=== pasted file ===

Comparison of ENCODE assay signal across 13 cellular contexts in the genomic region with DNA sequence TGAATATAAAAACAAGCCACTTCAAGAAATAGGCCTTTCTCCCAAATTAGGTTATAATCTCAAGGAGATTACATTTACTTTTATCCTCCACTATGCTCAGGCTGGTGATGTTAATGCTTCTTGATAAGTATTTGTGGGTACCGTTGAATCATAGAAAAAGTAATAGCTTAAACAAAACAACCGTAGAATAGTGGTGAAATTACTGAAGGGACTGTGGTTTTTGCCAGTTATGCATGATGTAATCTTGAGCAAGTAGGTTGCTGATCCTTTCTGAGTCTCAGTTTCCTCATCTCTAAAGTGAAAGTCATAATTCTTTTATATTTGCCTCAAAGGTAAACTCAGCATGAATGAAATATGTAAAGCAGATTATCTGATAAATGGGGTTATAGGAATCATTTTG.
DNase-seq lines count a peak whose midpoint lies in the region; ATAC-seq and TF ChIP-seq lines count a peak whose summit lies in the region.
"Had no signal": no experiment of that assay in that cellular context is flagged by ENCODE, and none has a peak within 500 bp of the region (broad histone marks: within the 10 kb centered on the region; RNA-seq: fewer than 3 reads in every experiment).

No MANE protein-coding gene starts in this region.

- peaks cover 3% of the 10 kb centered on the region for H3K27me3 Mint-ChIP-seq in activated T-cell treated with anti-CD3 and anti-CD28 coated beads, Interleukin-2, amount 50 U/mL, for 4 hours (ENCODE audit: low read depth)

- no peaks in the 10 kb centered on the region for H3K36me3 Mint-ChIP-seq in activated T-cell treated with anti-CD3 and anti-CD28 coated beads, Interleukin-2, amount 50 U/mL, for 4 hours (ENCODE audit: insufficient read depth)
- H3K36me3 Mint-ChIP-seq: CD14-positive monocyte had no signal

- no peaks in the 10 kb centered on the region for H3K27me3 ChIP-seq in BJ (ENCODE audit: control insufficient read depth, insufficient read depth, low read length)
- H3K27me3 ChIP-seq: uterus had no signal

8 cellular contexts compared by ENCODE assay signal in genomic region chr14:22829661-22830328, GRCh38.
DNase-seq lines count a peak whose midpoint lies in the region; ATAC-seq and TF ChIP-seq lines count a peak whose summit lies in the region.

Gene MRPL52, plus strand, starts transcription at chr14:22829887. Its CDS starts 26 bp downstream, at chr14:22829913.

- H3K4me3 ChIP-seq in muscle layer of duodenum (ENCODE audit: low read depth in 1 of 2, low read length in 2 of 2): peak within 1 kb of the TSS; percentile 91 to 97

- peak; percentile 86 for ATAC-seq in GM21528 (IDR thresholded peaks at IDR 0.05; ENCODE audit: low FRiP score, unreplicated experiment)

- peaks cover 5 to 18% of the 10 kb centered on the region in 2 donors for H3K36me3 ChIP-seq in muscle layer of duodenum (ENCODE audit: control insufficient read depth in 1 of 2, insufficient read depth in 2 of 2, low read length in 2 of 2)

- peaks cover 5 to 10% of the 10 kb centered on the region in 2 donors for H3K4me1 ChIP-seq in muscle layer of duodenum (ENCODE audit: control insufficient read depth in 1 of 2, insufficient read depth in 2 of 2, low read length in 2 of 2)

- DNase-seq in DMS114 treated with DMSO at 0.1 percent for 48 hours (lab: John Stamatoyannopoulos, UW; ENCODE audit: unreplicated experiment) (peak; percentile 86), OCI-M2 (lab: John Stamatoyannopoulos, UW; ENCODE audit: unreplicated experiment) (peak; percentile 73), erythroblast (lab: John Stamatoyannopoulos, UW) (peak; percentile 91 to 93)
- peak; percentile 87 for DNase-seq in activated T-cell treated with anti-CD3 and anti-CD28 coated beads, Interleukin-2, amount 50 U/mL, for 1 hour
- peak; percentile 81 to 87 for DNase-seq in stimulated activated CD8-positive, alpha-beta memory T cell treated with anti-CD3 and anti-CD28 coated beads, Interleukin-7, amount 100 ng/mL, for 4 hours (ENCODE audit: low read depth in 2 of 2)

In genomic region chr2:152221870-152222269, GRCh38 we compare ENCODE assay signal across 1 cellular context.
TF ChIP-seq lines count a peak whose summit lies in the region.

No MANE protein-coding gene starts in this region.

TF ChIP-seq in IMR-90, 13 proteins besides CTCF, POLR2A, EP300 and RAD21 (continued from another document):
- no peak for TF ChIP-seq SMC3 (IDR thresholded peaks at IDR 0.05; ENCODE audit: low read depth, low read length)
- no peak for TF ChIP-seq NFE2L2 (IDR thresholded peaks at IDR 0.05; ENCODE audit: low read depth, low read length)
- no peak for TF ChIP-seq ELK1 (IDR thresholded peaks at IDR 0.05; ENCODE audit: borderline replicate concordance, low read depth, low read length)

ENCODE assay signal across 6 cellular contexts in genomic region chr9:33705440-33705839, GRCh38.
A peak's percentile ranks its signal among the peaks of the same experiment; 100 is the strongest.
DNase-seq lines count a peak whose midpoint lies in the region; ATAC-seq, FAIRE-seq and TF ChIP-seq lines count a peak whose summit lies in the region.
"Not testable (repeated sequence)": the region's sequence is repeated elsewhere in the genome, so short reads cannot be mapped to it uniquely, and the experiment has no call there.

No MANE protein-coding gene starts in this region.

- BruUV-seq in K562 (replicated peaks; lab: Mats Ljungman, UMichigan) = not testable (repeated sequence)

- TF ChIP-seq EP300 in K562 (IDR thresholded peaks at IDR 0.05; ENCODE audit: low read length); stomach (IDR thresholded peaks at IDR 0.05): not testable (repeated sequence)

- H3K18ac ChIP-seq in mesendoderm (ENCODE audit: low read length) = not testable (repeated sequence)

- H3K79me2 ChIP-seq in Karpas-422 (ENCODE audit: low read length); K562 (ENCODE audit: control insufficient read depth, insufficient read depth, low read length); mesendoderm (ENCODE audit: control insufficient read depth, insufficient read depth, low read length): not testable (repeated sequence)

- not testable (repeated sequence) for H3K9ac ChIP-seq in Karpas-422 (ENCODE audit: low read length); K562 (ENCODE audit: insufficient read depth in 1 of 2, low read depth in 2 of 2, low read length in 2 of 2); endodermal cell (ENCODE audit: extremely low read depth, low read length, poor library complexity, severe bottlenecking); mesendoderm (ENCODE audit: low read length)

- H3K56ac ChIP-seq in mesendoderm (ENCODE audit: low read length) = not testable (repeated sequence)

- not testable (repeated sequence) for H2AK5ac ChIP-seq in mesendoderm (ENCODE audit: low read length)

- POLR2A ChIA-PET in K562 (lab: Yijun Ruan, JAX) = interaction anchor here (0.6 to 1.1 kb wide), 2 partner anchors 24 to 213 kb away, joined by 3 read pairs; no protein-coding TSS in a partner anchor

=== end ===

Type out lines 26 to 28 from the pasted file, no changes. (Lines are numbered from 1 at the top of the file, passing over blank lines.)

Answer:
- no peak for TF ChIP-seq ELK1 (IDR thresholded peaks at IDR 0.05; ENCODE audit: borderline replicate concordance, low read depth, low read length)

ENCODE assay signal across 6 cellular contexts in genomic region chr9:33705440-33705839, GRCh38.
A peak's percentile ranks its signal among the peaks of the same experiment; 100 is the strongest.